Spurs fans used to have a special affection for years ending in a ‘one’. We won our two First Division titles (equivalent to the Premiership) in 1951 and 1961, and cup successes followed in 1971, 1981 and 1991. Although 2011 has brought no silverware, it has been the best year for Spurs for some time – reaching the quarter-finals of the Champions League in our debut season, and finishing the year as the top London Club in the Premiership by some margin playing attractive exciting football.
It is difficult, though, to find much else to celebrate about 2011… although, as befits a year ending in ‘one’, it has accommodated a number of noteworthy anniversaries.
My last blog – posted much too long ago – celebrated thirty years of Belize Independence and the influence of its ‘founding father’ – George Price who died in September. This was a positive blog about political leaders shaping persuasive coherent narratives, whilst living humble selfless lives. Unfortunately, though, 2011 has also brought other anniversaries that have resonated more with the mood of economic gloom, public austerity, and inchoate political stewardship that has characterised much of the year.
Joseph Heller’s ‘Catch-22’ was fifty years old during 2011. Catch-22 describes the logical paradox facing the novel’s ‘anti-hero’ – a USAF bomber pilot. Captain Yossarian wishes to be grounded from combat missions on the basis that he is insane – because it is clearly insane to choose to fly missions that can result in almost certain death. However, if he requests being removed from this ‘insanity’, he must be sane, and therefore ‘fit to fly’.
Similarly, the ‘Catch-22s’ of government’s economic policy have been exposed so repeatedly this year, they have almost become its hallmark. In Cameron/Osborne’s terms, the priority is to eliminate (their definition of) the structural deficit. This requires cutting government expenditure and stimulating economic growth. But stimulating economic growth requires government spending, thus increasing the deficit. This Catch-22 creates a vicious circle that is the precise opposite of the avowed intention.
The Coalition struggles with Catch-22’s across all their major policy themes – localism, rebalancing, low carbon development, big society, open for business…Leadership is about reconciling these conundrums in a broadly consistent and compelling narrative that followers can understand and then enthusiastically embrace. That Cameron and Clegg cannot achieve this is a consequence of the coalition’s biggest Catch-22. The only reason (post the May referendum fiasco) for the LibDems to be in the coalition is if they markedly differentiate themselves from the Tories; but in pursuing that differentiation they expose the lack of a Coalition narrative and their powerlessness within it!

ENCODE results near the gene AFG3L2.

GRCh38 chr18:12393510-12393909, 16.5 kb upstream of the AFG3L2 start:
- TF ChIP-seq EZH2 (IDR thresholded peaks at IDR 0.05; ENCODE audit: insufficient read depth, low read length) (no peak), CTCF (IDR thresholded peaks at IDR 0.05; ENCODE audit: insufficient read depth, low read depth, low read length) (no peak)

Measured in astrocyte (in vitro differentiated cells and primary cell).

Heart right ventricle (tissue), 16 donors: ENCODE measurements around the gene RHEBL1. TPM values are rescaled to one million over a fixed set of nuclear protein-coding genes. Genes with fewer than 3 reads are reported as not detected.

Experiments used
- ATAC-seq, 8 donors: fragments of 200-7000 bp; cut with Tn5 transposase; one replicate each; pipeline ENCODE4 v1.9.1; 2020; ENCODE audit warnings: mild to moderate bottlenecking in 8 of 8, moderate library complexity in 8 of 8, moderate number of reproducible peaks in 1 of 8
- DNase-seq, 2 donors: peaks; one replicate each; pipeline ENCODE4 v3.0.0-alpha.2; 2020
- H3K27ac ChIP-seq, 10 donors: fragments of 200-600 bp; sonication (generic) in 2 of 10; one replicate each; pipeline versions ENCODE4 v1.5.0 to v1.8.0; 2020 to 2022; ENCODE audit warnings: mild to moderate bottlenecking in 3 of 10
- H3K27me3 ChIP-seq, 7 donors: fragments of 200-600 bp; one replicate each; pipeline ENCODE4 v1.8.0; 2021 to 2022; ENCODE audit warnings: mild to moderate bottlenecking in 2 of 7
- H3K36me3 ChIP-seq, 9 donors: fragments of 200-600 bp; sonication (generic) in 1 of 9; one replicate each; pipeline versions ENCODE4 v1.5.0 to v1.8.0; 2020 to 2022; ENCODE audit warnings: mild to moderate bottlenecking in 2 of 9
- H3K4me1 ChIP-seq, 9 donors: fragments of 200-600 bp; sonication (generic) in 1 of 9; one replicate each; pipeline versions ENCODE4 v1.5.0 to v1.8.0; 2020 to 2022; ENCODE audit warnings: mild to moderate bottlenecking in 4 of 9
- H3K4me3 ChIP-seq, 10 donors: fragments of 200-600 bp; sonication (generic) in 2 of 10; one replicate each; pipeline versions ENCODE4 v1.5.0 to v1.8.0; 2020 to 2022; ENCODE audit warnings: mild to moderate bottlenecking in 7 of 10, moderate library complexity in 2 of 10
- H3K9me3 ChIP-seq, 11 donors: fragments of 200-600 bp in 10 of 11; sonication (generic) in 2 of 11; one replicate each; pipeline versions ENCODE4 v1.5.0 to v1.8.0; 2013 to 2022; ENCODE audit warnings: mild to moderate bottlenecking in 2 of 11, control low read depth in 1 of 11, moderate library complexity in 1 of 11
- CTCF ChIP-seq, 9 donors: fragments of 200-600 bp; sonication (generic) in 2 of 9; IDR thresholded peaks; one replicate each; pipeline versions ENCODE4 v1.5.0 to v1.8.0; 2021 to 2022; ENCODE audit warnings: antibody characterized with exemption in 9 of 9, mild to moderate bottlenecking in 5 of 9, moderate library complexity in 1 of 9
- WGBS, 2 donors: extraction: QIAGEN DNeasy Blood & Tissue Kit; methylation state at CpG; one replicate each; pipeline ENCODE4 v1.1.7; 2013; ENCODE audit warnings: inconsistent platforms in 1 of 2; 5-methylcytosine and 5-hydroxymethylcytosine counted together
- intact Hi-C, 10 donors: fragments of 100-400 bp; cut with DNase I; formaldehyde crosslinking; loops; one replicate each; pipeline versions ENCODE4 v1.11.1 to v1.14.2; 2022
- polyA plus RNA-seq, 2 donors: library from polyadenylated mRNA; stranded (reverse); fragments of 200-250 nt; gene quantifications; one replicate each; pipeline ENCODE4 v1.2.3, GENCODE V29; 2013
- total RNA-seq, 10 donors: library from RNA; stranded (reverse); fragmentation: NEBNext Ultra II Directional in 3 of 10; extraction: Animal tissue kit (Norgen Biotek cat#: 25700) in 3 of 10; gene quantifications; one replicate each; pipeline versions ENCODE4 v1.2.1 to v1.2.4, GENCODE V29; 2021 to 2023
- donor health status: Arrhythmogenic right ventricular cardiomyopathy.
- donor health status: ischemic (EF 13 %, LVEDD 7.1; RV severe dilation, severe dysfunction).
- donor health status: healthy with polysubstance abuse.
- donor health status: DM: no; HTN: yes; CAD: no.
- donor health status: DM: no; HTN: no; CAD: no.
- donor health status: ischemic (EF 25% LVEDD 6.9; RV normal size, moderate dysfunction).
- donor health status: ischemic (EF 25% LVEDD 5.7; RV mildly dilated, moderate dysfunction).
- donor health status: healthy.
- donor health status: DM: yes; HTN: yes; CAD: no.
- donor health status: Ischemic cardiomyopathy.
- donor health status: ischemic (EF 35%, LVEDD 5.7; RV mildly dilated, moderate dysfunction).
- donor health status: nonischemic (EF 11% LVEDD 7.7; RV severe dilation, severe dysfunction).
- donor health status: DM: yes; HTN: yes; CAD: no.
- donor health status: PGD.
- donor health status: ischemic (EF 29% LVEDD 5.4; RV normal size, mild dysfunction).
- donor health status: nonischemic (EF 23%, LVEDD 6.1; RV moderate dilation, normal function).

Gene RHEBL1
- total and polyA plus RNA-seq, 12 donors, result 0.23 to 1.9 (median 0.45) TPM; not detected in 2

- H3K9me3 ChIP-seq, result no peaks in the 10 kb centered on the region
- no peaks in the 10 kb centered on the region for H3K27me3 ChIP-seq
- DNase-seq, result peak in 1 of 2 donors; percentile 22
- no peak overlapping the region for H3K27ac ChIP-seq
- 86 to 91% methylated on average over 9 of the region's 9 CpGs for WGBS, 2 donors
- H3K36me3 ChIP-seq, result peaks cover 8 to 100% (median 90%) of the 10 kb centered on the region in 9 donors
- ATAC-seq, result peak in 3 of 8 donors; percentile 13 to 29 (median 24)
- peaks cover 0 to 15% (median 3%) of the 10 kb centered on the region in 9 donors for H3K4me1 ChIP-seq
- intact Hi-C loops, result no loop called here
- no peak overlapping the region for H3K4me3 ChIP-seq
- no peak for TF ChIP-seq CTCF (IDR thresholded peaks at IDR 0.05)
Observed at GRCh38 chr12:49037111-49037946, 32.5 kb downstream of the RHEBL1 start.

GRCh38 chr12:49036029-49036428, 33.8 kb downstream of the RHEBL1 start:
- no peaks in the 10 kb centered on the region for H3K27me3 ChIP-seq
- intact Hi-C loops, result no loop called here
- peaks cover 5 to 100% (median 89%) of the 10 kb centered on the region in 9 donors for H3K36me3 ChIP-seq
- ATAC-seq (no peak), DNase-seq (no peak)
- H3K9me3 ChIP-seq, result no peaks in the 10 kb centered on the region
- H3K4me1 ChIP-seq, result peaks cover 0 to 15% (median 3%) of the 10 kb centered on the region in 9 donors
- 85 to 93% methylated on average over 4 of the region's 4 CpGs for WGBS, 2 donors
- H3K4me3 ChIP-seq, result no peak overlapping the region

The sad passing of Ken Russell in November threw the spotlight back on one of his masterpieces – The Devils – which was released forty years ago in 1971. Still as strikingly original and shocking today as it was then, the film has stimulated many interpretations and widely differing opinion. Interestingly, my most vivid recollection of seeing the film in the cinema as a teenager is not of the nuns’ orgies, masturbation or even the horrific burning of Grandier at the stake. Rather, it is of the destruction of the pristine walls of Loudun that had kept the city safe from a capricious and cynical state, to reveal the charred, barren national landscape interspersed with the crucified corpses of those crushed under imperial power.
Even as a teenager, my enthusiasm for strong city governance and leadership appears to have been acute!
On the face of it Government’s launch of new ‘City Deals’ in December appears to share this enthusiasm. I shall write in more detail on this early in 2012 in my Regeneration and Renewal blog. In summary, though, much of the ‘deal’ is a statement of intent rather than a clear offer, and much of the intent also seems available to any ambitious area that can get its act together in terms of leadership and delivery management.
2012 will be a much better year than 2011 if city leadership teams swiftly and vigorously test government’s commitment to ‘new city deals’. The Devils, however, provides a salutary warning. The King enters the city in disguise (as Clegg/Clark?) carrying an instrument (new deal?) that he claims will exorcise the nuns of the devils possessing them. The instrument and the exorcism are later revealed as a sham and the state swallows up independent city governance anyway.
Both The Devils and Catch-22 are wonderful pieces of work that I hold very dear. They can be ‘read’ in many different ways and at many different levels. It is almost demeaning to interpret them as parables for UK 2011, but it is immensely part of their power that they have a relevance and resonance to the ‘devils’ and ‘catch-22s’ with which we have struggled in this year now drawing to a close.
I shall still love both pieces in 2012, but our challenge will be to find new and more positive parables for the year we are about to enter. And so, on that more optimistic note…’happy new year’ and all the best for 2012 to readers of this blog…